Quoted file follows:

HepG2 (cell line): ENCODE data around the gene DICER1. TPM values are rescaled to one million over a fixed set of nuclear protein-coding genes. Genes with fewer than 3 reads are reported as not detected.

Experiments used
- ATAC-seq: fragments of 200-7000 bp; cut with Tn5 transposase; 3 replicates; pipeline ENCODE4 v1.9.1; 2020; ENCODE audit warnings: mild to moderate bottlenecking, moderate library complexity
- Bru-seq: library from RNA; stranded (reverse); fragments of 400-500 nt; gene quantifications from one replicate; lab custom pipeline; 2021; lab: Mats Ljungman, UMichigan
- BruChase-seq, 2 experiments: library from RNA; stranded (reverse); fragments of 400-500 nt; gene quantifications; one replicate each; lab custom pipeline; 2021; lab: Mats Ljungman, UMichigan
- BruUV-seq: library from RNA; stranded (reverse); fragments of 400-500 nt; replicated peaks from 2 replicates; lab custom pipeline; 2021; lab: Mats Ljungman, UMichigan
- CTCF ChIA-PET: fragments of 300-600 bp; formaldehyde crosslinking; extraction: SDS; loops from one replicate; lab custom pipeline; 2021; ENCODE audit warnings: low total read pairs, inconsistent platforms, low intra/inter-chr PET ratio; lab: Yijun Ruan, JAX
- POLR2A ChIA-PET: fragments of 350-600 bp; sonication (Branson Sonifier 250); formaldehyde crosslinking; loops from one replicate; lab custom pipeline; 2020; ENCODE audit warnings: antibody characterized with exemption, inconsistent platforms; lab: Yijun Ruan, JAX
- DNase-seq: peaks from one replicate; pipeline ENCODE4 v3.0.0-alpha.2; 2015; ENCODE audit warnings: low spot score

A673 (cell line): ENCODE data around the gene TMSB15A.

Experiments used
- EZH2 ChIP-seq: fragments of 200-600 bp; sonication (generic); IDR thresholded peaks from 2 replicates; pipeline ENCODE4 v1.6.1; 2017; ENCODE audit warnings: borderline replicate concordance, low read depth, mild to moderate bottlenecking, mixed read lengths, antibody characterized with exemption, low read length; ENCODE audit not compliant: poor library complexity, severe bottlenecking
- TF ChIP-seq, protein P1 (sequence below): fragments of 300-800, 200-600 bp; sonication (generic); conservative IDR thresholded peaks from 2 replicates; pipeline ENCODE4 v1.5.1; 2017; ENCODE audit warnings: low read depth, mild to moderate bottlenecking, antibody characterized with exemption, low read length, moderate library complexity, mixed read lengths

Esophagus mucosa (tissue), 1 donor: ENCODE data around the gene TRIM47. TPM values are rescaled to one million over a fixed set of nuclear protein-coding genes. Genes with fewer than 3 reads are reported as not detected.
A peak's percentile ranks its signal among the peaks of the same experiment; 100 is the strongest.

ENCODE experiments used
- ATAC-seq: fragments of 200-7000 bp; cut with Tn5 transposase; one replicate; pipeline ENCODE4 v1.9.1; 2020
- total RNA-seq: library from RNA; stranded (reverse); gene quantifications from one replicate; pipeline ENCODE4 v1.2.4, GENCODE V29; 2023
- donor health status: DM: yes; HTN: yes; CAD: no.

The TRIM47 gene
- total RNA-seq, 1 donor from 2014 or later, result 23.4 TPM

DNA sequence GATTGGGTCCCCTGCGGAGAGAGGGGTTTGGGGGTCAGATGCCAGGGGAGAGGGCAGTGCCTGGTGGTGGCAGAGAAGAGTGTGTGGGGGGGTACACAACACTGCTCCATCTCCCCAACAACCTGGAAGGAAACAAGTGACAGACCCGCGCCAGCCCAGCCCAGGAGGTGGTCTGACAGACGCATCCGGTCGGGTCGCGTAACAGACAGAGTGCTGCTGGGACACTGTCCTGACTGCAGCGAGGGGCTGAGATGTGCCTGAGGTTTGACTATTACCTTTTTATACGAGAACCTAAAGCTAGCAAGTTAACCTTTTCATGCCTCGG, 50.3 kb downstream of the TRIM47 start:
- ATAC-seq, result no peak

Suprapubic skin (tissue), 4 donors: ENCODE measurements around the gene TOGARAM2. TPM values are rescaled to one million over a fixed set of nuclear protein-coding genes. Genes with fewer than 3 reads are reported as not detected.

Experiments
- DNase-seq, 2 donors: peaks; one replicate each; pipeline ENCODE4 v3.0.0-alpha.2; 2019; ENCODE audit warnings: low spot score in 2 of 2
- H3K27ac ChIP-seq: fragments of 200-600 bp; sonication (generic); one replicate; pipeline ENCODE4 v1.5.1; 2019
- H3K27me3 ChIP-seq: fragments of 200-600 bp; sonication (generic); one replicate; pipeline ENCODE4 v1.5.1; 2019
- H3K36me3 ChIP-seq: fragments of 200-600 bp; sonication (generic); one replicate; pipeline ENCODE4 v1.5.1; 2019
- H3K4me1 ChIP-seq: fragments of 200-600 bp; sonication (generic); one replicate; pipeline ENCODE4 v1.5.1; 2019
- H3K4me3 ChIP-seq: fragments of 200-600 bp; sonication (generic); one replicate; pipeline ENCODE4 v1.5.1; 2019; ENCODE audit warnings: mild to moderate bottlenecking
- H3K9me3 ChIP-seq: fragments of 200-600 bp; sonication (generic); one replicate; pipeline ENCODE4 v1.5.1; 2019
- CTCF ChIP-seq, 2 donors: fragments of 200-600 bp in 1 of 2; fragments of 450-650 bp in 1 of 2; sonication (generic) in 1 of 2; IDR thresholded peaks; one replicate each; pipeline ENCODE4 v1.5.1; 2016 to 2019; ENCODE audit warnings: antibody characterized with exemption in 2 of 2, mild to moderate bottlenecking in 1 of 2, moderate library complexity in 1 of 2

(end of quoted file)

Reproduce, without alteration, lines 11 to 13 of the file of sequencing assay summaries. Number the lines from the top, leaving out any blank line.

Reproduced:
Experiments used
- EZH2 ChIP-seq: fragments of 200-600 bp; sonication (generic); IDR thresholded peaks from 2 replicates; pipeline ENCODE4 v1.6.1; 2017; ENCODE audit warnings: borderline replicate concordance, low read depth, mild to moderate bottlenecking, mixed read lengths, antibody characterized with exemption, low read length; ENCODE audit not compliant: poor library complexity, severe bottlenecking
- TF ChIP-seq, protein P1 (sequence below): fragments of 300-800, 200-600 bp; sonication (generic); conservative IDR thresholded peaks from 2 replicates; pipeline ENCODE4 v1.5.1; 2017; ENCODE audit warnings: low read depth, mild to moderate bottlenecking, antibody characterized with exemption, low read length, moderate library complexity, mixed read lengths